When we visited, the Presbytere had a moving and fascinating exhibit on Katrina, which I can't recommend enough. It was put together with clarity, sensitivity, and emotion, and we learned more about the storm, the manmade aspects of the disaster, the tragically weak response, and the human toll than we had from any other source. Really a model exhibition. We... More 

Thank Elon D
Sunnyvale, California
Level Contributor
5 reviews
4 attraction reviews
5 of 5 bubbles Reviewed 3 weeks ago

I was super-amazed by the lower floor exhibit on Hurricane Katrina (and Rita). The only glanced the upper floor exhibit on Mardi Gras, but I wasn't particularly interested in it. Highly recommend a visit to this museum for both scientific and socio-cultural perspectives.

Thank achandra2017
Louisville, Kentucky
Level Contributor
49 reviews
9 attraction reviews
common_n_attraction_reviews_1bd8 15 helpful votes
5 of 5 bubbles Reviewed 3 weeks ago

Fantastic Katrina Exhibit in this beautiful building on Jackson Square. If you have kids/teens - great explanation of recent history of the city. Also a good Mardi Gras exhibit upstairs - not just New Orleans but also how it is celebrated in other parts of the state. Worth an hour or two here.

Level Contributor
62 reviews
19 attraction reviews
common_n_attraction_reviews_1bd8 24 helpful votes
3 of 5 bubbles Reviewed 3 weeks ago via mobile

A museum dedicated to New Orleans history. The Katrina exhibit on the first floor is great. The Description of the natural disaster exasperated by poor planning, lack of infrastructure, and ineffective response is informative and moving. You wonder how well the city is prepared for the next hurricane which will undoubtedly hit again at some point in the future. The... More 

Thank highwoodkevin
Brighton, United Kingdom
Level Contributor
22 reviews
8 attraction reviews
common_n_attraction_reviews_1bd8 4 helpful votes
4 of 5 bubbles Reviewed 3 weeks ago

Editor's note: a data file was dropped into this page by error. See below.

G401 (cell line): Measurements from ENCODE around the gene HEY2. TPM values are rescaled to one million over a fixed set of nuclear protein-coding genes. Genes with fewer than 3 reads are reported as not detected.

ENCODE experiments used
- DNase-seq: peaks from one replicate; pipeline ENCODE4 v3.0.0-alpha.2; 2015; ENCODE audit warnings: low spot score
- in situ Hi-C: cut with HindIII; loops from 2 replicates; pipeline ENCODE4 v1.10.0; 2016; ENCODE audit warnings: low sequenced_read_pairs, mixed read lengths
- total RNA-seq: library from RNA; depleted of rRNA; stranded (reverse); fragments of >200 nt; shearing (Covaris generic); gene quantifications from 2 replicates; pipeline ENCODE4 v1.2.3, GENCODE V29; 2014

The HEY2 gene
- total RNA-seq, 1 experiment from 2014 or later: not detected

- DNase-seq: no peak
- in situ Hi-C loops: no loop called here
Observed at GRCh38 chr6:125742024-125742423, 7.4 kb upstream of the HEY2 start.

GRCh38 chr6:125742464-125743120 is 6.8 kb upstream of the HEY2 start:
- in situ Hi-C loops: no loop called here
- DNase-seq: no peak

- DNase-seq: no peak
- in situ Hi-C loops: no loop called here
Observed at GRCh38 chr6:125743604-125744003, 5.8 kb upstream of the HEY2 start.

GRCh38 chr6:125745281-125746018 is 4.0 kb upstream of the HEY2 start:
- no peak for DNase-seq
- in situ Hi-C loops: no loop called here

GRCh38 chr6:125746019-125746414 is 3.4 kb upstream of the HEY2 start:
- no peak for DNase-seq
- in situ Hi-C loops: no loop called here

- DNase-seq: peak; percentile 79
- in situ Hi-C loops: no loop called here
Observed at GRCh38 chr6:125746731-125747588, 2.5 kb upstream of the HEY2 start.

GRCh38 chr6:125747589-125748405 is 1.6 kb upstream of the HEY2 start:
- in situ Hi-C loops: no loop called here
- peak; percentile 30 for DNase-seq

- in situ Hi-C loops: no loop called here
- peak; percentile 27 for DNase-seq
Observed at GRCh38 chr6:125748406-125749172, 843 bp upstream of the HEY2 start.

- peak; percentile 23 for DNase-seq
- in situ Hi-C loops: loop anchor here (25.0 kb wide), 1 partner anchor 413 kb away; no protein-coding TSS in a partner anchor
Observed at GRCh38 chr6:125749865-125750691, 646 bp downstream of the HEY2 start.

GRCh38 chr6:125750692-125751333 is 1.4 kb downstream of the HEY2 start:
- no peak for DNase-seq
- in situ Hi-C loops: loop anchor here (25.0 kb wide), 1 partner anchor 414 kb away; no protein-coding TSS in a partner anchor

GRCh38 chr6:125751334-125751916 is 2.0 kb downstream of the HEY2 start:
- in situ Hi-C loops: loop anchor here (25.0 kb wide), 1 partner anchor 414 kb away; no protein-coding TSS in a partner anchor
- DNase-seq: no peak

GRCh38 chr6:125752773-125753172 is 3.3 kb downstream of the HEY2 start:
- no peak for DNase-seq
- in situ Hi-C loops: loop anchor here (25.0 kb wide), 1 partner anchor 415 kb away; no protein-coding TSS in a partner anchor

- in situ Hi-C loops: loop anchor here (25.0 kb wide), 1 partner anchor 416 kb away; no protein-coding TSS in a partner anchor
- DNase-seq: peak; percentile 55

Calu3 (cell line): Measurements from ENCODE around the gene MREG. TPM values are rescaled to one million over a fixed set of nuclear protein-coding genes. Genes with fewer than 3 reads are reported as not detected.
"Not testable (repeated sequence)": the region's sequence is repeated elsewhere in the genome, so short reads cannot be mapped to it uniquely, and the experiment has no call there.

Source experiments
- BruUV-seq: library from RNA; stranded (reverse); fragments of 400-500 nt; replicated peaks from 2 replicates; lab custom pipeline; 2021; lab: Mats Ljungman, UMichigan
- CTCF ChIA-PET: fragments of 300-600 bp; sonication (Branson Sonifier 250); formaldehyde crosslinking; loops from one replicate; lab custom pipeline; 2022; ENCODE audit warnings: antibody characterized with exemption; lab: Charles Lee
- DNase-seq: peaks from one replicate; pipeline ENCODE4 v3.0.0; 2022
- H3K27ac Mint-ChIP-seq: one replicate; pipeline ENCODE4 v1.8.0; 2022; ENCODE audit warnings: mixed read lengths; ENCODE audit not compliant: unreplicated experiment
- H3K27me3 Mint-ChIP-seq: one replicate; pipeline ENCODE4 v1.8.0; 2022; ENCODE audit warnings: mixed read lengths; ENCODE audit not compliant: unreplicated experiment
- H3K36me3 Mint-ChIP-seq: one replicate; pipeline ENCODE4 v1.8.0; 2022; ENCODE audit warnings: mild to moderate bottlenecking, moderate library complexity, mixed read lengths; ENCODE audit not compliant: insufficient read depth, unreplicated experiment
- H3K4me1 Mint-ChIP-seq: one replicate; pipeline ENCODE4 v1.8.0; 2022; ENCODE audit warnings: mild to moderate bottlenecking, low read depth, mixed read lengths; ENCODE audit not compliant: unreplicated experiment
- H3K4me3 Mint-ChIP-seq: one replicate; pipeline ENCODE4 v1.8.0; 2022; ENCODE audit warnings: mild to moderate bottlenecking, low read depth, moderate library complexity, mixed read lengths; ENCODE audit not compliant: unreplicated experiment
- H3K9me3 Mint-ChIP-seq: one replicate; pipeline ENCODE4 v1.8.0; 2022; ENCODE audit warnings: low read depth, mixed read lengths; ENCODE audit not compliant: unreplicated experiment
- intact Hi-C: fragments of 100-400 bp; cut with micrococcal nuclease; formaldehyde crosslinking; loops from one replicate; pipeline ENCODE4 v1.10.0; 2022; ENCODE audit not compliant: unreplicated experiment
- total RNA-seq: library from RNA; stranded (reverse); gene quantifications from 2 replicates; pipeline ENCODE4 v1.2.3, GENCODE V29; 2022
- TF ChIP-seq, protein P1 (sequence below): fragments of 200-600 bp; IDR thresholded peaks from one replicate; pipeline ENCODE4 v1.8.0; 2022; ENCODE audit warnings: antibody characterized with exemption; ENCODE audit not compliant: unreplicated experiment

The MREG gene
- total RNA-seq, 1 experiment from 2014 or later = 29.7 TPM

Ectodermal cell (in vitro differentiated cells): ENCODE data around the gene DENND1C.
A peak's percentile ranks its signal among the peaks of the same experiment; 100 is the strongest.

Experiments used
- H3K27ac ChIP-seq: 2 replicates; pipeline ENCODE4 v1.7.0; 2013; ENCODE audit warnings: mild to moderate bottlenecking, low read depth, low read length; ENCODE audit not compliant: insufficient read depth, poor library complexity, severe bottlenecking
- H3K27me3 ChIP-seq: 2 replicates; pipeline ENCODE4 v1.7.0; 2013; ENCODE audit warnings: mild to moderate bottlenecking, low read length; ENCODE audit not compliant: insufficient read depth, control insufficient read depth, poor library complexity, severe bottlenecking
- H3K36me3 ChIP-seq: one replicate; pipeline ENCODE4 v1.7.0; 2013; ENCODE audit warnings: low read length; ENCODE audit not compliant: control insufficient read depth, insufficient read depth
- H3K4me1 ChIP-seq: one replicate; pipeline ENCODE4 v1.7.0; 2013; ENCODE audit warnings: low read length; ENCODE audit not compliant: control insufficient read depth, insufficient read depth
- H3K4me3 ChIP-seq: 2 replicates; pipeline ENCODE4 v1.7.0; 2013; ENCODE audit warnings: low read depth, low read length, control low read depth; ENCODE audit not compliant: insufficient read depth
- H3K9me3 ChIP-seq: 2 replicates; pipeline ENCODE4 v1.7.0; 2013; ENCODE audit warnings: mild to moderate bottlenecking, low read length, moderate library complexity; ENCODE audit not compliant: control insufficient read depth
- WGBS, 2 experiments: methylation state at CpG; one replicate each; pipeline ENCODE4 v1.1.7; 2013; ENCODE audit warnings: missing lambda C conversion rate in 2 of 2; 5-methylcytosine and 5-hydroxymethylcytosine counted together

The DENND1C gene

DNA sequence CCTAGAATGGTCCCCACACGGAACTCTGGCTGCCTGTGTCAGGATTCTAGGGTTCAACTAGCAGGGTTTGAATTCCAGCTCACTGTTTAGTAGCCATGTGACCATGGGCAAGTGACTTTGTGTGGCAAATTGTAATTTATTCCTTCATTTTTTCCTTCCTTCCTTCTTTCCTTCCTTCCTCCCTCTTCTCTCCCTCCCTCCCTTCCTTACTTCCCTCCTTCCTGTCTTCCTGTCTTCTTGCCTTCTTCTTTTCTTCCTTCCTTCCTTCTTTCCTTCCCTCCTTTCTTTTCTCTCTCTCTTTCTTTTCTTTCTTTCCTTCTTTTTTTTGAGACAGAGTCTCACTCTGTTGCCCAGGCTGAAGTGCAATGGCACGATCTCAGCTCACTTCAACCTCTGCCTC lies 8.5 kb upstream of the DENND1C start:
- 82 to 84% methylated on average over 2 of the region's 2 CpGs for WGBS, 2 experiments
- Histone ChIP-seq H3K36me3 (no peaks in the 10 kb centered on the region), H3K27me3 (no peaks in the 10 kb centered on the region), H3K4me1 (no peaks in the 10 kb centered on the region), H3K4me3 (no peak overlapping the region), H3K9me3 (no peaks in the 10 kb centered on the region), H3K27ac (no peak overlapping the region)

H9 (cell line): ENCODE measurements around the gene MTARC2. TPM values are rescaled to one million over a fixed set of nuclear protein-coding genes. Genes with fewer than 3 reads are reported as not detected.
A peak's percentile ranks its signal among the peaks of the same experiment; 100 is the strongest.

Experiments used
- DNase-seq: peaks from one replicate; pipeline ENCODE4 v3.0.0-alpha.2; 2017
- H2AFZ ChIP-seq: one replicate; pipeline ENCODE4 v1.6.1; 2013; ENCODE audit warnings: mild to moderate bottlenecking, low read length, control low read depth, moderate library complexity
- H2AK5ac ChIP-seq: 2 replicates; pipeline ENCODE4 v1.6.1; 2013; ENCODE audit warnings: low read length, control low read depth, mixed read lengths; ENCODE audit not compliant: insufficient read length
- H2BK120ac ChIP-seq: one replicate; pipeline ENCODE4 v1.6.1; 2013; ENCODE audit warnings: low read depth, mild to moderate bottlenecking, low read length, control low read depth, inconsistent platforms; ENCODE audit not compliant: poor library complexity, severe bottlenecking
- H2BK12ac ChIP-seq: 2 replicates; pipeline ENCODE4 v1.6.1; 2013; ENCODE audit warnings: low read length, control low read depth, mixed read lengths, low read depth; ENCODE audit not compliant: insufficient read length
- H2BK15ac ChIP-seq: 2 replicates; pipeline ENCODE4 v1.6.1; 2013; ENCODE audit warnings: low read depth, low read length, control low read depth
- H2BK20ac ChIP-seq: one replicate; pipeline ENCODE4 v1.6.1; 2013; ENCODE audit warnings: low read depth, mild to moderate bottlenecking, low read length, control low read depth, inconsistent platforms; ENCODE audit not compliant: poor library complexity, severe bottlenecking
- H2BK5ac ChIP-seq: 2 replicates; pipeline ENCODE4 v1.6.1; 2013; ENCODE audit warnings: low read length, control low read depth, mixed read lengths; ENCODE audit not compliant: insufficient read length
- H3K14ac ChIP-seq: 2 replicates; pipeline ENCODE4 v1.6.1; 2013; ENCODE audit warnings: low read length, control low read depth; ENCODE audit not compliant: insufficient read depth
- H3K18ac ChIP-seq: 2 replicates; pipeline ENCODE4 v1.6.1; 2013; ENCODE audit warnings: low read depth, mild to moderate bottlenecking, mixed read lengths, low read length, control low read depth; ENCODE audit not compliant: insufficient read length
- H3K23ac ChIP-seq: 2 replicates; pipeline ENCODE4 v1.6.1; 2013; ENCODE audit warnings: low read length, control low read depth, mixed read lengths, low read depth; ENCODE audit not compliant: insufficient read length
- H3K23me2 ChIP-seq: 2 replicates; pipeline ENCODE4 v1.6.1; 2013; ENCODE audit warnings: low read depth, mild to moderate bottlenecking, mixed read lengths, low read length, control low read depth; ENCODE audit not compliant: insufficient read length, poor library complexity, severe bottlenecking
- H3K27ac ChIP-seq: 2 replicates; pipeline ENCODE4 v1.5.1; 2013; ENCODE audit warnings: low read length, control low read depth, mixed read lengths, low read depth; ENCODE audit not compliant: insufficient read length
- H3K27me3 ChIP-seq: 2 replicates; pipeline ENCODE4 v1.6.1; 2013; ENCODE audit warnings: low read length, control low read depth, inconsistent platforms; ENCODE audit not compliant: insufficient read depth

We spent a couple of hours wandering around both the Hurricane Katrina and Mardi Gras exhibits. Gave us a great insight into what makes New Orleans so special! Great value for money too.

Thank Sarah H
Short Hills, United States
Level Contributor
5 reviews
4 attraction reviews
common_n_attraction_reviews_1bd8 3 helpful votes
5 of 5 bubbles Reviewed 3 weeks ago

Great museum to get an idea of how hurricane Katrina impacted the New Orleans and another great way to get a feel for Mardi Gras. Very manageable museum. The kids loved it.

Thank Ellen N

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Staying in French Quarter

Neighborhood Profile
French Quarter
A small and teeming network of laissez-faire living lounged out on the balmy banks of the Mighty Mississippi, the French Quarter has long been a port of call for folks in search of a good time and a great story. Perpetually inebriated Bourbon Street runs across its midriff like a strand of cheap ribbon tied around an otherwise rather pretty and impressively well-kept vintage dress. Throughout the rest of the Quarter, brightly colored Victorian homes and businesses, famously done up with wrought-iron features, provide a distinct and immediately recognizable backdrop for all varieties of fun. At any given moment in this historic riverside setting, some of America’s finest meals are being cooked, most potent cocktails are being mixed, and most engaging music is being performed.